How did you know when to stop researching?
I needed the first three chapters to be in excellent shape before I could submit the novel to my editor, so I spent at least a month working to get the details right. Once the book was under contract, I had to balance the remainder of my research with my deadline. At a certain point, my gut just says “stop”. I love research, but writing the story must become the primary focus to finish a book.
Do you research and then write or do you sometimes do it in parallel?
I need to do some research in advance to get a sense of the themes, the characters, and the timeline of any given project. Once I feel like I “know” the story, I write my first draft quickly and try not to research at all so I can just focus on the narrative. After that first draft is done, I know exactly what I need to research further, and then the research and revision occurs in parallel.
How did you decide where to keep the story historically accurate and where to proceed with fiction?
Historical timelines don’t tend to lend themselves to compelling narratives, so like many historical writers, I take liberties with the timing of events. I also make educated guesses about what characters think, say, and interpret the events around them. In other words, I create a fictionalized version of an actual world. I always add an author’s note at the end of my novels so that readers know what is fact, what was fictionalized or changed, and why I made the choices I did.
How did you decide what details to present to the reader directly as narrative and which to show through your character interactions in order to reflect this period of time?
They say great fiction shows the reader what is happening, rather than telling, so I try to make as many historical details as possible flow from the dialogue, thoughts, and actions of my characters. I want to find ways in which the event had an impact on the characters and re-telling focus on how they interpreted the event.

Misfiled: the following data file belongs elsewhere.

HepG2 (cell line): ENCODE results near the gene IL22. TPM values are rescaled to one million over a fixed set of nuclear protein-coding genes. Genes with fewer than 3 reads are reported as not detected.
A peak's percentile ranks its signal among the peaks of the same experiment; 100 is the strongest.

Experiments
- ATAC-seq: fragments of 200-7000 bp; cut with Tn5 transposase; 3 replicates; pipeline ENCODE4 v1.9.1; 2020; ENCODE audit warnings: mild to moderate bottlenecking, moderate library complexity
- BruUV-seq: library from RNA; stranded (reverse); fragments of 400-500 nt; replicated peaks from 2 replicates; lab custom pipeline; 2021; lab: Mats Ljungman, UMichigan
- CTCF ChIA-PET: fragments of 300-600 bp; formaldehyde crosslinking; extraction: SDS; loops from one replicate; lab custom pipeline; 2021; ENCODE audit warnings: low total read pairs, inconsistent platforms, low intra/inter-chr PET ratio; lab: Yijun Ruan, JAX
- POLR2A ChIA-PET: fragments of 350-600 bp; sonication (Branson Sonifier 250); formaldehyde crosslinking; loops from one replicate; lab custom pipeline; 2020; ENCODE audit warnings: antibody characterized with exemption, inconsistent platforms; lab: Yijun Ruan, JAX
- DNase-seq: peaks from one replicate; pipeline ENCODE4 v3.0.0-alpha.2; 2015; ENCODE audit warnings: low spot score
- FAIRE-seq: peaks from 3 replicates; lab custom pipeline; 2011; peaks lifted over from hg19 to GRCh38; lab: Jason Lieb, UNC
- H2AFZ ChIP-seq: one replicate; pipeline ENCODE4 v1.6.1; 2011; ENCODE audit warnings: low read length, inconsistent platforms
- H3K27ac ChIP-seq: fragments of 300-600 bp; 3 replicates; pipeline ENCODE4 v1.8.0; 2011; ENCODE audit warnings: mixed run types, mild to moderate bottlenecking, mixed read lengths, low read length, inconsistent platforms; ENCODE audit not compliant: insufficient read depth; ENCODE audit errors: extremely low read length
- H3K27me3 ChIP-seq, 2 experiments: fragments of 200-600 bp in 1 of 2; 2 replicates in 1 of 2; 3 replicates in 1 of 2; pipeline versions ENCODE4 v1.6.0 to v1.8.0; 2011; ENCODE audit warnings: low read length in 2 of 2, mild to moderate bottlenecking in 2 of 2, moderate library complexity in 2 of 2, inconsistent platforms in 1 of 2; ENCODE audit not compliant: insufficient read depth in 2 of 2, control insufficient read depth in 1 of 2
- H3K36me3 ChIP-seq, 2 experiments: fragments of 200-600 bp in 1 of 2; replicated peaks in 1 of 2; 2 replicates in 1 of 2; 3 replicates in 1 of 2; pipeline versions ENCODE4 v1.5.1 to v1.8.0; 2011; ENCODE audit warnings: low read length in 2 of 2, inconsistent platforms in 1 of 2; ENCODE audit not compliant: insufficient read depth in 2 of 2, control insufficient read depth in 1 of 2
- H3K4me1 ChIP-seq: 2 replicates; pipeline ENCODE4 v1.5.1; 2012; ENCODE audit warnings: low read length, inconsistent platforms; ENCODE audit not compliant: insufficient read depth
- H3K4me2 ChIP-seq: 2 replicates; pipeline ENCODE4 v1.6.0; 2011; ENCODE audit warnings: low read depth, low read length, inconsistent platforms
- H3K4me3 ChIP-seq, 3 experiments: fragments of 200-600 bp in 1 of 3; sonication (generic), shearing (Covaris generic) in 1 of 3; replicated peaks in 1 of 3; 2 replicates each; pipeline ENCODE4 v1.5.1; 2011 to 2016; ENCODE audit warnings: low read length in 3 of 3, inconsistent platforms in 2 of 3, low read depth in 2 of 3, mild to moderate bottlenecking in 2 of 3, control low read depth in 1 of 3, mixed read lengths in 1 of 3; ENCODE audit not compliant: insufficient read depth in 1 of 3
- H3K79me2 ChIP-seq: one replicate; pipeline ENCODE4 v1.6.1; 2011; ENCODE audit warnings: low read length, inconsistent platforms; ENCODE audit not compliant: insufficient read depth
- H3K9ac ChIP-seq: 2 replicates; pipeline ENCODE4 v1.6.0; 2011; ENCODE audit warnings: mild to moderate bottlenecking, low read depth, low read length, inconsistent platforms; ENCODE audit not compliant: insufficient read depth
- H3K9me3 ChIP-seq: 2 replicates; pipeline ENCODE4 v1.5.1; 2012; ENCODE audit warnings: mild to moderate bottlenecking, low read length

How did you make sure the dialogue reflects its time?
I immerse myself in letters. I try to catch words and phrases historical figures like to use. If historical dialogue was completely accurate, a modern reader would soon be lost. Yet it always strikes me how letters from the eighteenth and nineteenth can sound contemporary in their casual tone and irreverence. For example, I remember writing a scene for The Lost Season of Love and Snow where Pushkin uses the term “arse” and Natalya is happily scandalized. Later, I read a letter from Pushkin to Natalya where he actually uses that term. That is when I knew I was on the right track in capturing both the language and the playfulness of their relationship.
How much of you is Natalya?
Natalya and I definitely share a romantic outlook on life that can sometimes cloud our decision making. I relate to her interest in literature. And I understand why she found the imperial court so alluring. When I read about the costumes she had worn to balls, I had to elaborate and make her someone we might call a “cos-player”. I’ve gone to Comic-Con in San Diego for the past three years and love dressing up as different characters!
I believe writers sometimes need to slightly change the story or add additional details/dialogues/intrigue to make it more attractive as literature. What do you think about that? Is it possible to achieve total historical accuracy while still telling a great story?
Honestly, I think it is almost impossible to be completely accurate. Even primary sources will differ on interpretations of events. Even facts can differ depending on the person telling the story. I think the historical novelist’s responsibility is to capture the time period and the people involved to the best of their ability and then be straightforward with the readers about what is still unknown.
If Natalya was just a fictional character what would you skip and what would you add to her character traits?
I would have made her more of a proto-feminist. I would have liked to see her open a school for girls or something of that nature. I think she was subversive in her own way, but it was subtle.
How did you decide the structure of the novel – starting with the end of the great poet and then going back in time to follow the events that caused it? Do you plot your novels?